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Town Car.

In English, "Town Car" is a literal translation of the French term "Sedan de Ville", a nameplate introduced by Cadillac in 1956. Both names refer to a classic style of limousine popular in the 1920s which had an open chauffeur's compartment in the front. While the Cadillac was a styled as a four-door hardtop, Lincoln made its modern models visually suggest their older namesakes. Many examples from the 1970s and 1980s had a vinyl roof style that swept down the center pillar as part of a raised molding, complete with opera lamps, suggesting a partition between front and rear seats while no vinyl was applied to the front section of the roof over the driver. Other models had a full-length vinyl roof.

The Town Car name first appeared in the Lincoln line in 1922, on a custom-built Lincoln made for Henry Ford. The name reappeared in 1959, on a special limousine-like version of the Lincoln Continental Mark IV; it was available only in black and was identifiable by a unique padded vinyl top, a rarity at that time. After 1959, the Town Car name went dormant for 10 years, reemerging as an interior option package for the 1969 Lincoln Continental. It next appeared as a trim option in 1970 ("Continental's Town Car Interior option", to quote from the 1970 deluxe catalog), and thereafter continued through 1980 as the top-line trim option package for the Lincoln Continental. Again, the Town Car trim featured an extra plush interior (Media velour cloth) along with more standard equipment. The Town Car badge has always been applied to sedans, but from 1973 to 1981, there was a similar option for coupes called the Lincoln Continental Town Coupe.

In 1981, the Town Car became a separate model from the Continental in preparation for further downsizing of the latter; aside from the closely related Continental Mark VI, it became the last full-size Lincoln in the lineup. Since its introduction, there have been three generations of the Town Car, introduced in 1981, 1990, and 1998. Each of these received a substantial refresh approximately halfway through its production cycle, in 1985, 1995, and 2003.

Third generation (1998–2011)

For the 1998 model year, Ford gave its full-size cars for all three divisions major redesigns, with the Town Car receiving the most attention. The straight-lined body seen for eight years gave way to a curved design scheme with a downwards sloping trunk lid, and cat's-eye headlights. The C-pillar opera windows and Rolls-Royce grille seen since the 1970s were left off, as was the hood ornament. In the front, the new Town Car wore a waterfall grille much like the Navigator that was introduced alongside it for 1998. While it lost 3 in (76 mm) in overall length, the new Town Car was 2 in (51 mm) wider, 1 in (25 mm) taller, with a slightly longer wheelbase as well.

The interior received major changes as well. Door and instrument panels as well as the radio face, switches and controls were redone. Additional wood trim was added to the newly designed dashboard and the door panels. The power seat recliner and lumbar controls were moved to the door panels. Lincoln emblems remained on the door panels and the seatbacks, as well as the rear tail lights, making the 1998–2002 models the last Town Cars with that feature. The Cartier model also received a 220 hp (164 kW) version of the Modular V8.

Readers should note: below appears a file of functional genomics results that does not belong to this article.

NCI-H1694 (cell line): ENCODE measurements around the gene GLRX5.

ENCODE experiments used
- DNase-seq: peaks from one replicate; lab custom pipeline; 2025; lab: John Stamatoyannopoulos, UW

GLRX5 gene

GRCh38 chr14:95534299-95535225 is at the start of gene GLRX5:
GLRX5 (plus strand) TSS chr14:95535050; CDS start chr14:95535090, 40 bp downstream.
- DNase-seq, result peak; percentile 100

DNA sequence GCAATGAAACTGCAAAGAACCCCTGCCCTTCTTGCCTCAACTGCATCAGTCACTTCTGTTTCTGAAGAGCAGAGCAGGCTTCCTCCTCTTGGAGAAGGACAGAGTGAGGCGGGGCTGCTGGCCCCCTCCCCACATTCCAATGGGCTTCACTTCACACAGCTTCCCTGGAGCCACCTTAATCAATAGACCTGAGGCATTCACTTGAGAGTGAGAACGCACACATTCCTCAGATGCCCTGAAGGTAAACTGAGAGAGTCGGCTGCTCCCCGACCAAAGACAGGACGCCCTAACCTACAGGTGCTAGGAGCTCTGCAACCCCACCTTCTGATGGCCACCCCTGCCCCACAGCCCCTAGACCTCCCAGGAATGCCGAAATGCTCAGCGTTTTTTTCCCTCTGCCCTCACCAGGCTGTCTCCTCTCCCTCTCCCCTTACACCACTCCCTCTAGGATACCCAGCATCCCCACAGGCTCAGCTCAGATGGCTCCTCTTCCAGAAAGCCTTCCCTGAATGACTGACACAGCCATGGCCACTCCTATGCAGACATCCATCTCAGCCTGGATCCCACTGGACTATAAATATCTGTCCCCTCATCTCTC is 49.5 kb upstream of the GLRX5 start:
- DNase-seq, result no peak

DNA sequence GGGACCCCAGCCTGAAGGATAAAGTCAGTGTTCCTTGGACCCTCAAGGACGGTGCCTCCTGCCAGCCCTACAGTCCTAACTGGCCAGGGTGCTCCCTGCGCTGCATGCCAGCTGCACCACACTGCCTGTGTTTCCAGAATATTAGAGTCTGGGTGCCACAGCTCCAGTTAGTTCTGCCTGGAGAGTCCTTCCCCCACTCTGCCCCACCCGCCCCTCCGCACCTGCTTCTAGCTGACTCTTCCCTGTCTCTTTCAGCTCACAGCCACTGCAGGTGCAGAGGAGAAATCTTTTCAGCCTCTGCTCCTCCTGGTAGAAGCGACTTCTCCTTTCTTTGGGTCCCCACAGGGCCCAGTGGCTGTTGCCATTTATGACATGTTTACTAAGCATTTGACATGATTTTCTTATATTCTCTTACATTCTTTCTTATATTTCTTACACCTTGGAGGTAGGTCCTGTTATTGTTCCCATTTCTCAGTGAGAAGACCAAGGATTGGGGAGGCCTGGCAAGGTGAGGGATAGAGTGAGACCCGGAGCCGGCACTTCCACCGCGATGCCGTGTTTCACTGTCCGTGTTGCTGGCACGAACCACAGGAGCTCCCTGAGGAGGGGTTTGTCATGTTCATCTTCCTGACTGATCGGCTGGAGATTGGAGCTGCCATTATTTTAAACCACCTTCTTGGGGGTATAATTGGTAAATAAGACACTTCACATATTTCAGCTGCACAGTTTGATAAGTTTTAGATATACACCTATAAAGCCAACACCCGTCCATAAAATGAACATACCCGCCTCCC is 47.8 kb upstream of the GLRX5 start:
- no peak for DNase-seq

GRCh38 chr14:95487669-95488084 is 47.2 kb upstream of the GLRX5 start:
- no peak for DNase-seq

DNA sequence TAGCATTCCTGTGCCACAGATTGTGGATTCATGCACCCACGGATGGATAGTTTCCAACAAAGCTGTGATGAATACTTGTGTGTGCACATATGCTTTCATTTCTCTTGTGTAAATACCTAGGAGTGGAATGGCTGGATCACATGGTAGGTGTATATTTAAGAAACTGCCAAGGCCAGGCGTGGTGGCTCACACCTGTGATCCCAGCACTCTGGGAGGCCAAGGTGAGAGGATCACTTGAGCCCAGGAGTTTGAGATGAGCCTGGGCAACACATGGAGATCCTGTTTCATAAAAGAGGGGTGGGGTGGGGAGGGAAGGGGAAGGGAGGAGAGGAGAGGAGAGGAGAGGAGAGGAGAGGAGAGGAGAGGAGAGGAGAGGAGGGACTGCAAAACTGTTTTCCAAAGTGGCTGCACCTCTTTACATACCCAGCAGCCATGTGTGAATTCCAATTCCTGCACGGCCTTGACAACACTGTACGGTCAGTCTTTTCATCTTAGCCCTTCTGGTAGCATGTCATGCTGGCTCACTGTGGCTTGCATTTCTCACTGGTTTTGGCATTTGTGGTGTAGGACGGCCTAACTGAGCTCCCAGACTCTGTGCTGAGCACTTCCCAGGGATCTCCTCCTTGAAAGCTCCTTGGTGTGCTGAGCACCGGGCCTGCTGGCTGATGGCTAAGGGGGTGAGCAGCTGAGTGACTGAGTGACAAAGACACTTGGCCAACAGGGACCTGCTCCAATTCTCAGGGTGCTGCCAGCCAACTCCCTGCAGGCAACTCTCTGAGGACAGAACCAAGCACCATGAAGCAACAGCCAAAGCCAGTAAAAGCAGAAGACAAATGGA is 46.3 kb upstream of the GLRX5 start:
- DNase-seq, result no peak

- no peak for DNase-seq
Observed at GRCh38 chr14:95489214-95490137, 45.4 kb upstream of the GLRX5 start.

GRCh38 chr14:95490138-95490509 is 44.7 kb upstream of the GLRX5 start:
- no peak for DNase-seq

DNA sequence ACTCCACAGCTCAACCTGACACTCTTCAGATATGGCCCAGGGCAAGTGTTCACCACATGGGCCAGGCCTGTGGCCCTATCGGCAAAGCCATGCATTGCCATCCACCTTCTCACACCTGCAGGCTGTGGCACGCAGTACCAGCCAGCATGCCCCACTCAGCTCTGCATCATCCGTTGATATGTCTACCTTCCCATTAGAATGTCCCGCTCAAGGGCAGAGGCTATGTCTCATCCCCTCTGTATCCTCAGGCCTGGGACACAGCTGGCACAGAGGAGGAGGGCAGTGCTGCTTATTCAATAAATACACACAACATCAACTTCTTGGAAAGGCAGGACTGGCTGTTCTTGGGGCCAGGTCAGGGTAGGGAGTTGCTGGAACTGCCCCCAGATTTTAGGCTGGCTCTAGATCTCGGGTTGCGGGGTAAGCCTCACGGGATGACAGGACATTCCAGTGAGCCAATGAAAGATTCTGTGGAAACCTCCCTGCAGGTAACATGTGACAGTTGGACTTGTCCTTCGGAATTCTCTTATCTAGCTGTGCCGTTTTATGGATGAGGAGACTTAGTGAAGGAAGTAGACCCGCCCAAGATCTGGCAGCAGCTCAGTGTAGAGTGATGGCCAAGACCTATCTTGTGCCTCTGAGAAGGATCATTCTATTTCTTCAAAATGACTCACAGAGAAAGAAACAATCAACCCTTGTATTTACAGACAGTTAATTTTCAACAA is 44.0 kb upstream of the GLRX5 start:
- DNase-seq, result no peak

Seat-mounted combination head and torso side airbags became standard during the 1999 model year. In late 2000, the Touring Edition featured a more powerful 235 hp (175 kW) version of the Town Car's Modular V8 engine, dual exhaust pipes and unique 16" alloy wheels with larger tires.

According to Consumer Guide the car scores above average in the premium luxury segments for comfort, room, and materials but scores below average for acceleration, steering and overall technical performance. Otherwise, the Town Car has frequently received negative reviews with the car being considered "out of date." The Town Car is, however, still considered one of the best chauffeured vehicles, as it receives high marks for being among the most comfortable, quiet riding and roomiest luxury cars available. Forbes car writer Jerry Flint attributes the Town Car's falling sales since the 1998 redesign to the reduction in length and smaller trunk.

Movie Story

This vehicle is used by Alice's father.

Sources

Malice in Wonderland
Film Malice in Wonderland (2009)
Characters Alice Dodgson - Whitey - Felix Chester - Harry Hunt - Doochey - Gonzo - Hattie - Caterpillar- Hooker - Rex - Midge - Dean and Dom - Griffin - Mrs. Jones - Bag Lady - Jack/Jacqui - Mo - Mother - Louis Dodgson - Newsreader - Swede
Locations Wonderland - Subway Station - Rabbit Hole - Amusement Park - Food Truck - Bus Stop - Telephone Booth - The Caterpillar's Car - Convenience Store - Doochey Mansion - Garden Maze - Hattie's - Nowhere - The Royal Motel - Hearts - Drink Me - Hulme Street
Music Malice in Wonderland - Original Motion Picture Soundtrack
Terms/Concepts For Your Head - Traumatic Brain Injury
Vehicles Lincoln Town Car Stretched Limousine - LTI Fairway - LDV Convoy - Custom Made Clown Car - DAF 95 XF - Austin Maestro 500 - Jaguar XJ6 (XJ40)

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